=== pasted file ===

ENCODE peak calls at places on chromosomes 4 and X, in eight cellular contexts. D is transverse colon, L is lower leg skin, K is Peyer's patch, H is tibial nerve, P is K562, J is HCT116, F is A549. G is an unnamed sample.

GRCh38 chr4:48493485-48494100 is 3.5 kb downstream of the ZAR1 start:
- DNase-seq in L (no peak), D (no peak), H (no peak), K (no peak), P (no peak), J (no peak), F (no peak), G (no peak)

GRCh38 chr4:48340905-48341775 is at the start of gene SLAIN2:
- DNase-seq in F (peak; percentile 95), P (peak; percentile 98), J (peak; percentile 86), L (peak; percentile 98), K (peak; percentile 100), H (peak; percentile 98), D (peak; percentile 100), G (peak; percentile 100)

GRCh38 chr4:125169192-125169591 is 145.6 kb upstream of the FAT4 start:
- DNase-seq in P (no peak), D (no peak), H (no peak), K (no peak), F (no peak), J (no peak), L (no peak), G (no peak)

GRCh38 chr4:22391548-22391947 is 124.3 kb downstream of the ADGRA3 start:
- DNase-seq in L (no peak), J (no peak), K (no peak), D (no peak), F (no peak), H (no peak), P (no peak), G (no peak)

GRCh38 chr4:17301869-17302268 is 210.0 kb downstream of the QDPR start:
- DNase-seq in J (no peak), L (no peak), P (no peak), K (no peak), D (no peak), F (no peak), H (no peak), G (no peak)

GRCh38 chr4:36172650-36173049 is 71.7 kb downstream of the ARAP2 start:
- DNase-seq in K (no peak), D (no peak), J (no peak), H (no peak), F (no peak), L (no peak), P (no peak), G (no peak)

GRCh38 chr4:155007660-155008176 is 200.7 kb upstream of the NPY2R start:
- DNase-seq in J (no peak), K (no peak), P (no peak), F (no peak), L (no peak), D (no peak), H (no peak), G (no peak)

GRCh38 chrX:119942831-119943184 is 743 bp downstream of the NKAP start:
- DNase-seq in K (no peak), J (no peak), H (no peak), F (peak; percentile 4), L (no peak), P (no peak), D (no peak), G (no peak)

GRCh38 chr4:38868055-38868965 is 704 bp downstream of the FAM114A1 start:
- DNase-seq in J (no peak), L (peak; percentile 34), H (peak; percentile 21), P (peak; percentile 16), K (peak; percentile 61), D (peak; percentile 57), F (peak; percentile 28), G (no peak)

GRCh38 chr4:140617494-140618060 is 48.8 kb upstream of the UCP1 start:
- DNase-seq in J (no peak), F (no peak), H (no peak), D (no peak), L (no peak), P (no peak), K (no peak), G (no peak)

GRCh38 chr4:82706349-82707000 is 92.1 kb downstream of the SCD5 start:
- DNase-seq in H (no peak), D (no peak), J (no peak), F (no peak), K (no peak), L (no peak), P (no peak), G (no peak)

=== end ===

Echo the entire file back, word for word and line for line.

ENCODE peak calls at places on chromosomes 4 and X, in eight cellular contexts. D is transverse colon, L is lower leg skin, K is Peyer's patch, H is tibial nerve, P is K562, J is HCT116, F is A549. G is an unnamed sample.

GRCh38 chr4:48493485-48494100 is 3.5 kb downstream of the ZAR1 start:
- DNase-seq in L (no peak), D (no peak), H (no peak), K (no peak), P (no peak), J (no peak), F (no peak), G (no peak)

GRCh38 chr4:48340905-48341775 is at the start of gene SLAIN2:
- DNase-seq in F (peak; percentile 95), P (peak; percentile 98), J (peak; percentile 86), L (peak; percentile 98), K (peak; percentile 100), H (peak; percentile 98), D (peak; percentile 100), G (peak; percentile 100)

GRCh38 chr4:125169192-125169591 is 145.6 kb upstream of the FAT4 start:
- DNase-seq in P (no peak), D (no peak), H (no peak), K (no peak), F (no peak), J (no peak), L (no peak), G (no peak)

GRCh38 chr4:22391548-22391947 is 124.3 kb downstream of the ADGRA3 start:
- DNase-seq in L (no peak), J (no peak), K (no peak), D (no peak), F (no peak), H (no peak), P (no peak), G (no peak)

GRCh38 chr4:17301869-17302268 is 210.0 kb downstream of the QDPR start:
- DNase-seq in J (no peak), L (no peak), P (no peak), K (no peak), D (no peak), F (no peak), H (no peak), G (no peak)

GRCh38 chr4:36172650-36173049 is 71.7 kb downstream of the ARAP2 start:
- DNase-seq in K (no peak), D (no peak), J (no peak), H (no peak), F (no peak), L (no peak), P (no peak), G (no peak)

GRCh38 chr4:155007660-155008176 is 200.7 kb upstream of the NPY2R start:
- DNase-seq in J (no peak), K (no peak), P (no peak), F (no peak), L (no peak), D (no peak), H (no peak), G (no peak)

GRCh38 chrX:119942831-119943184 is 743 bp downstream of the NKAP start:
- DNase-seq in K (no peak), J (no peak), H (no peak), F (peak; percentile 4), L (no peak), P (no peak), D (no peak), G (no peak)

GRCh38 chr4:38868055-38868965 is 704 bp downstream of the FAM114A1 start:
- DNase-seq in J (no peak), L (peak; percentile 34), H (peak; percentile 21), P (peak; percentile 16), K (peak; percentile 61), D (peak; percentile 57), F (peak; percentile 28), G (no peak)

GRCh38 chr4:140617494-140618060 is 48.8 kb upstream of the UCP1 start:
- DNase-seq in J (no peak), F (no peak), H (no peak), D (no peak), L (no peak), P (no peak), K (no peak), G (no peak)

GRCh38 chr4:82706349-82707000 is 92.1 kb downstream of the SCD5 start:
- DNase-seq in H (no peak), D (no peak), J (no peak), F (no peak), K (no peak), L (no peak), P (no peak), G (no peak)